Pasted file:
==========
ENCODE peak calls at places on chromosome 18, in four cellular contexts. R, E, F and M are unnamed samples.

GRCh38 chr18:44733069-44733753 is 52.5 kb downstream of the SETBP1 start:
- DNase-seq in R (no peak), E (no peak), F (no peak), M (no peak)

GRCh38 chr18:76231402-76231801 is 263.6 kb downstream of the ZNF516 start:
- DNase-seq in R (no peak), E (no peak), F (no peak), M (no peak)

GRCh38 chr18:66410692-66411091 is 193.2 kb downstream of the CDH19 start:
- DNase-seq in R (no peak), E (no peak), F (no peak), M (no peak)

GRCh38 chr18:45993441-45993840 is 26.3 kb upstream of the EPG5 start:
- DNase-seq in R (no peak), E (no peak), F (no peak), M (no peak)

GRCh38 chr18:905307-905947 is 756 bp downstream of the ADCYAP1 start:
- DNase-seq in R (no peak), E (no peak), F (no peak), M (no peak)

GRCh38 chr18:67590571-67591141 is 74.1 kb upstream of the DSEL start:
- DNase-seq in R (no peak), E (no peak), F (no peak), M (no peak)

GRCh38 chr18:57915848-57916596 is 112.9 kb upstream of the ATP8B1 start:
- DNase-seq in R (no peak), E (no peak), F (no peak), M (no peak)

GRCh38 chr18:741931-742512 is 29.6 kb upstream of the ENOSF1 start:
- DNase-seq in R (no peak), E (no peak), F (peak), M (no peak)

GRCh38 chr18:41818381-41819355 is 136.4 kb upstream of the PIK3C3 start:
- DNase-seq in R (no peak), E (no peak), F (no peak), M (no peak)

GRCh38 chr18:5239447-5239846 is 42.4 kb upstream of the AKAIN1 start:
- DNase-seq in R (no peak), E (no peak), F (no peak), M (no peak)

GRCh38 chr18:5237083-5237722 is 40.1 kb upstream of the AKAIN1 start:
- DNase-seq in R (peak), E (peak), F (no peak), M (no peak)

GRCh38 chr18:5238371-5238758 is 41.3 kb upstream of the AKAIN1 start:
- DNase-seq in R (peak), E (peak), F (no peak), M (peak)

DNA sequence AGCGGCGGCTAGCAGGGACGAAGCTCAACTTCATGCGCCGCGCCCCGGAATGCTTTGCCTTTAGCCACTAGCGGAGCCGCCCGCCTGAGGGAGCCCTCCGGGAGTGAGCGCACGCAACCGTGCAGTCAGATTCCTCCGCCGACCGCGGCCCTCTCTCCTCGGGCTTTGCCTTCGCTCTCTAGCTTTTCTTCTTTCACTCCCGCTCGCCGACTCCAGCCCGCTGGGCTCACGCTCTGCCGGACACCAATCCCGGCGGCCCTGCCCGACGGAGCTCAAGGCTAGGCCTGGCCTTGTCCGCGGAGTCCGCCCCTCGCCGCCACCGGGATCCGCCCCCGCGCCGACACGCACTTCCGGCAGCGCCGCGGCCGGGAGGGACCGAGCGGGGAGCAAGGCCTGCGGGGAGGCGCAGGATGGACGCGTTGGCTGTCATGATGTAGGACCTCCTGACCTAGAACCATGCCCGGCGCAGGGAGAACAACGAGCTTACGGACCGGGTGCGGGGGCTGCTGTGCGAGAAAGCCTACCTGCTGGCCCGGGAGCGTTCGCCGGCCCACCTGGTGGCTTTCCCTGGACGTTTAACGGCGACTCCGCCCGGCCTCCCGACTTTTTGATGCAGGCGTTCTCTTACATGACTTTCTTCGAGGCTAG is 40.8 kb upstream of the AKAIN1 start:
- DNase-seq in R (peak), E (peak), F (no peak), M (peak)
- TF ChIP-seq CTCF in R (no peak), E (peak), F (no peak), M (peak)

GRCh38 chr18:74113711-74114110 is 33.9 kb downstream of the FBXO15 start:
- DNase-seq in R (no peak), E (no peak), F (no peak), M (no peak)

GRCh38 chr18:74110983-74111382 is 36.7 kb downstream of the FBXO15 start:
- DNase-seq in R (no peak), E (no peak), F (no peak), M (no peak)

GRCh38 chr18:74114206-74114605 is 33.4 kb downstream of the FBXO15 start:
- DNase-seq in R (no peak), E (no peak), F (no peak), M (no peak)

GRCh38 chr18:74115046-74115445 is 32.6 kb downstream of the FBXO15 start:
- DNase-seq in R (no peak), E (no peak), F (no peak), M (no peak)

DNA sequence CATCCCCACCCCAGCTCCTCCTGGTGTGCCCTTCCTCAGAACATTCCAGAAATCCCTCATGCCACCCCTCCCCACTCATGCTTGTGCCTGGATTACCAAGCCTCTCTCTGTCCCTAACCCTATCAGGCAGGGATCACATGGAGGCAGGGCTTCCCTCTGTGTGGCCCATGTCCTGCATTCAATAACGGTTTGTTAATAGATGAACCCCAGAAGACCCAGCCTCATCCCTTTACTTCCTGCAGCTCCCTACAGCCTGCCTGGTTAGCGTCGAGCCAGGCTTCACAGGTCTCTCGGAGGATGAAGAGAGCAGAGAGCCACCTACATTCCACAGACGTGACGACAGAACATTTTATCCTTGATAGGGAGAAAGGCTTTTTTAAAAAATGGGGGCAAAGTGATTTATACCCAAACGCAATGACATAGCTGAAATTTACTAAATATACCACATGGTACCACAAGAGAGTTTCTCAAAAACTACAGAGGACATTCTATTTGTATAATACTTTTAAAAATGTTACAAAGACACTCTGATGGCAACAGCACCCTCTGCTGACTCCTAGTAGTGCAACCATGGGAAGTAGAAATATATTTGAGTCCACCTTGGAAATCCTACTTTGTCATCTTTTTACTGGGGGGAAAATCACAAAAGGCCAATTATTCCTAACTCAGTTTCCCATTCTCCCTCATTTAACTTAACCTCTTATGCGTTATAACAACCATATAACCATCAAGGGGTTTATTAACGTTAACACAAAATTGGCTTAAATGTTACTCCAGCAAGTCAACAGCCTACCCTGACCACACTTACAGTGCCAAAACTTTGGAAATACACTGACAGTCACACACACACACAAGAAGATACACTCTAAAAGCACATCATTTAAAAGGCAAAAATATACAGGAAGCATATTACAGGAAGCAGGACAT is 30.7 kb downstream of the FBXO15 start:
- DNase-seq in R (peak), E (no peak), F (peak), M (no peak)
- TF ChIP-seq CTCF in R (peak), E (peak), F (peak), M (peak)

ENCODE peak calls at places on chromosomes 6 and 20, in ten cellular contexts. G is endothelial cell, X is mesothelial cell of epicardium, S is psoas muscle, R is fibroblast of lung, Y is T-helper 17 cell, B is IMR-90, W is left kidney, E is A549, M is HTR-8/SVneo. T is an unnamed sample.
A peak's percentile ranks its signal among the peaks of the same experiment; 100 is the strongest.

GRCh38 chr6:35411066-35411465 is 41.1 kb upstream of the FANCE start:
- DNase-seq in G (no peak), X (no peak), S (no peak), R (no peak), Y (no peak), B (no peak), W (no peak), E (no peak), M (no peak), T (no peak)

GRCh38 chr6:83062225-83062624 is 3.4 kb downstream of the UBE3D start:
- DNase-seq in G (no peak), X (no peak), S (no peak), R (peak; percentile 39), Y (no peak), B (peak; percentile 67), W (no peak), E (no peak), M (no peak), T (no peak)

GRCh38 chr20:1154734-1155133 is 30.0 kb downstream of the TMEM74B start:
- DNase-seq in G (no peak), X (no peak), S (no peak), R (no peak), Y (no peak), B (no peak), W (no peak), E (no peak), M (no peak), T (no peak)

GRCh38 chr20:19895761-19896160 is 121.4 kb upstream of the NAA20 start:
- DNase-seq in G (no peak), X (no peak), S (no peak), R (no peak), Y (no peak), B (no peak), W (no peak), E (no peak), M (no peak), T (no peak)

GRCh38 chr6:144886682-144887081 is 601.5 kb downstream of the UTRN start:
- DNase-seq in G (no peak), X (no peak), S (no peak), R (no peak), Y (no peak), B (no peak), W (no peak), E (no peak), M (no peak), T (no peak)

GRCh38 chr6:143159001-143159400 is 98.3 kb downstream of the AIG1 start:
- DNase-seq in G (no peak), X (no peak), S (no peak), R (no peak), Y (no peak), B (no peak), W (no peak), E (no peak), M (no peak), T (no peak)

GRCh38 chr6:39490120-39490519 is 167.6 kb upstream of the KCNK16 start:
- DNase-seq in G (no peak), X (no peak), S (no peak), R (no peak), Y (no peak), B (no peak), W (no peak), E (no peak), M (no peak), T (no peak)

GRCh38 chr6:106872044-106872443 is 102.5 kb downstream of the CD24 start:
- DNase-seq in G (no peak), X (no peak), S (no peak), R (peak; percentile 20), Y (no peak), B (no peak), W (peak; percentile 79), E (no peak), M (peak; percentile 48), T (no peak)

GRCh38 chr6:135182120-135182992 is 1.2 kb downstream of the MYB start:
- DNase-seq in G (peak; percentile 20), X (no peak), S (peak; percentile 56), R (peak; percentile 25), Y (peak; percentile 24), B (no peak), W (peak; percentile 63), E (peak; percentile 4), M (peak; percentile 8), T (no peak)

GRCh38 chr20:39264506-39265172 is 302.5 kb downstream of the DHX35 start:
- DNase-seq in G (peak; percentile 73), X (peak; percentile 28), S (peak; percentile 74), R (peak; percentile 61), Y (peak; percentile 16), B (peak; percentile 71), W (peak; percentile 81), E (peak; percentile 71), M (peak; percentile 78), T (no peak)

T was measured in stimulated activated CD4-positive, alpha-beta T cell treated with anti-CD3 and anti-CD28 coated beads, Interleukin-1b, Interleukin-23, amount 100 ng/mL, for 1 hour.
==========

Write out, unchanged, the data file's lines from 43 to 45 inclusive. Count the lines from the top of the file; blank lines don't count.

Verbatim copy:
- DNase-seq in G (no peak), X (no peak), S (no peak), R (no peak), Y (no peak), B (no peak), W (no peak), E (no peak), M (no peak), T (no peak)

GRCh38 chr6:83062225-83062624 is 3.4 kb downstream of the UBE3D start:
- DNase-seq in G (no peak), X (no peak), S (no peak), R (peak; percentile 39), Y (no peak), B (peak; percentile 67), W (no peak), E (no peak), M (no peak), T (no peak)